A court on Wednesday found the Netherlands' government liable in the deaths of 300 Muslim men and boys handed over to Bosnian Serbs in July 1995 by Dutch troops assigned to protect the embattled Bosnian enclave of Srebrenica.
The 300 Muslims killed were among thousands of Srebrenica refugees sheltering at the Potocari compound that was the base for the Dutch battalion of a United Nations peacekeeping force tasked with protecting the U.N.-designated haven during the 1992-95 Bosnian war.
More than 7,000 other Muslim men and boys were rounded up and killed by Bosnian Serb forces after fleeing the July 11, 1995, fall of Srebrenica but failing to gain refuge at the U.N. compound. A ruling in a previous case brought by survivors of those massacre victims outside the U.N. troops' protection said the Dutch government wasn't responsible for their fate.
In the case brought by the Mothers of Srebrenica group that was decided Wednesday in The Hague, Presiding Judge Larissa Alwin said a distinction had to be made for those who were physically under the Dutch troops' protection.
"By cooperating in the deportation of these men, Dutchbat acted unlawfully," Alwin said, ruling that the Dutch troops who handed over those in their care to Bosnian Serb Gen. Ratko Mladic on July 13, 1995, should have known the males among them would be executed.
"Dutchbat should have taken into account the possibility that these men would be the victim of genocide and that it can be said with sufficient certainty that, had Dutchbat allowed them to stay at the compound, these men would have remained alive," the Dutchnews.nl website said of the ruling.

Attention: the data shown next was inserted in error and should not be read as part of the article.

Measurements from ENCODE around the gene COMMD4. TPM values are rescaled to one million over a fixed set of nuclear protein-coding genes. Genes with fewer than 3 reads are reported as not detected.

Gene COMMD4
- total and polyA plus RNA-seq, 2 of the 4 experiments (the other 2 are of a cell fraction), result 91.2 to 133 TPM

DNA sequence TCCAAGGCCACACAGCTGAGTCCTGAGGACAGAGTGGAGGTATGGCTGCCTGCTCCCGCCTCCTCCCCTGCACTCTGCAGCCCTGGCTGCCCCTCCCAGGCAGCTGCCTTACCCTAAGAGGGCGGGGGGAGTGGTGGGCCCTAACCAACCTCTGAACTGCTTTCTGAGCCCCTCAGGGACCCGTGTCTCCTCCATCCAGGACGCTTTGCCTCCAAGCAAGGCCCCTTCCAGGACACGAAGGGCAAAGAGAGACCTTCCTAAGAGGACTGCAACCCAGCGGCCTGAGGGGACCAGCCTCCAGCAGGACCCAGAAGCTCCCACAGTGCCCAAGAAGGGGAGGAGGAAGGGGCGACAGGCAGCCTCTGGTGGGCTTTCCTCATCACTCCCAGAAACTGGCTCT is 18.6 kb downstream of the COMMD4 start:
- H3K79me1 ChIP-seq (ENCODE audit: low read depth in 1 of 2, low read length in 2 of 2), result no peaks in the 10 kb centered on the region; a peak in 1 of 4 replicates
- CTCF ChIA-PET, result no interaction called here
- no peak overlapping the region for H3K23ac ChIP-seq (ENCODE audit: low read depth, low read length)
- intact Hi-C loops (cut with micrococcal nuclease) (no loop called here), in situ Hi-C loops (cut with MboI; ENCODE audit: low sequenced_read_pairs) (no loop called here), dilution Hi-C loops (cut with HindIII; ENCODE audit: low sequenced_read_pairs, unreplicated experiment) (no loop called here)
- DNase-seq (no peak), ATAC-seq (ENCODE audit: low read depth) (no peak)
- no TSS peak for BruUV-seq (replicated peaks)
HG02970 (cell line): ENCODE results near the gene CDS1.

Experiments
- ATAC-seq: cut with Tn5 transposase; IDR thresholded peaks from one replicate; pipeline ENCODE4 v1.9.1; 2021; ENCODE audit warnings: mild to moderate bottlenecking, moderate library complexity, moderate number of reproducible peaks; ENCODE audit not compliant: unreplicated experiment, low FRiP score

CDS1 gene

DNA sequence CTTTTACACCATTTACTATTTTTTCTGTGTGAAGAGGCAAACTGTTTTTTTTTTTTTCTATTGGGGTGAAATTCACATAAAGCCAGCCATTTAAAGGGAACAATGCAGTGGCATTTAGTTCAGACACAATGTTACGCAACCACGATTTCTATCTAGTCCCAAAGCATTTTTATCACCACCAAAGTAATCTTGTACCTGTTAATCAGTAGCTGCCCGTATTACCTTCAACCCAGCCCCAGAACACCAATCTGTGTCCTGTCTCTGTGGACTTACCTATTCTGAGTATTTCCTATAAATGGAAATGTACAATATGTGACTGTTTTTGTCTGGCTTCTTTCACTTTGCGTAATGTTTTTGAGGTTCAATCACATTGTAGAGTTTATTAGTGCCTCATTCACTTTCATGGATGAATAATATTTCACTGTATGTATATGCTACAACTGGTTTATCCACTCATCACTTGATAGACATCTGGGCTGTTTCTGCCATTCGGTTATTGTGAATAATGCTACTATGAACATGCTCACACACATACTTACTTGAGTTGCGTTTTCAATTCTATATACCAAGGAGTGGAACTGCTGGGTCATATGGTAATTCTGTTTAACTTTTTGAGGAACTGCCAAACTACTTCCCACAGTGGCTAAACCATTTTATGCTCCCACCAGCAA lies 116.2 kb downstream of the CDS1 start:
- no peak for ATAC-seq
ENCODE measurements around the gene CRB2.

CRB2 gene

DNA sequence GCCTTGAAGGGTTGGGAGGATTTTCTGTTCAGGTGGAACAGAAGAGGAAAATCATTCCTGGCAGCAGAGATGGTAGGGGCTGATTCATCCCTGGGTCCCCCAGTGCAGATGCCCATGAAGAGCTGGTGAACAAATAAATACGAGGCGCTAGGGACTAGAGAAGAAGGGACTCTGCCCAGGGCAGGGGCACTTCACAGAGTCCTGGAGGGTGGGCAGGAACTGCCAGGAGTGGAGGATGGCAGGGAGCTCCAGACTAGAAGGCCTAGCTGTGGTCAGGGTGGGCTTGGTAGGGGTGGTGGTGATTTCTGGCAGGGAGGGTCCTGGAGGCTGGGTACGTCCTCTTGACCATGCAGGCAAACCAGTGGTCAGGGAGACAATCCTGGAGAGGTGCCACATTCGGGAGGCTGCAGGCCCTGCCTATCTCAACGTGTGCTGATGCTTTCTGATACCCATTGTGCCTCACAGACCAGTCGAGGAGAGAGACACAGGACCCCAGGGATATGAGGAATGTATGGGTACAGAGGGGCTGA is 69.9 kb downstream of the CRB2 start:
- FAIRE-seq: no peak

The court said in its ruling that relatives of the 300 victims were due compensation from the Dutch government, although the case may be appealed.
The ruling didn't specify the compensation, but an appellate court last year awarded $27,400 to the families of each of three massacre victims who had been handed over to the Serbs from similar protective shelter.
Wednesday's ruling said the Dutch government could not be considered liable for the wider massacre that took the lives of as many as 8,000 Muslim men and boys, the worst atrocity in Europe since World War II. The exact number of Srebrenica males executed has never been established as the bodies were buried in mass graves, which were dug up and relocated by the perpetrators in efforts to hide the atrocity.
A leader of the Mothers of Srebrenica group, Munira Subasic, lamented the limited assignment of responsibility to the Dutch peacekeepers for the deaths of their relatives.
"Obviously the court has no sense of justice," Subasic was quoted as saying to the Associated Press after the ruling. "How is it possible to divide victims, and tell one mother that the Dutch state is responsible for the death of her son on one side of the wire and not for the son on the other side?"
Mladic and Bosnian Serb wartime political leader Radovan Karadzic spent more than a decade as fugitives from justice after the U.N. Criminal Tribunal for the Former Yugoslavia indicted them for war crimes, including genocide. Both were eventually arrested and extradited to the war crimes court in The Hague, where they are now on trial.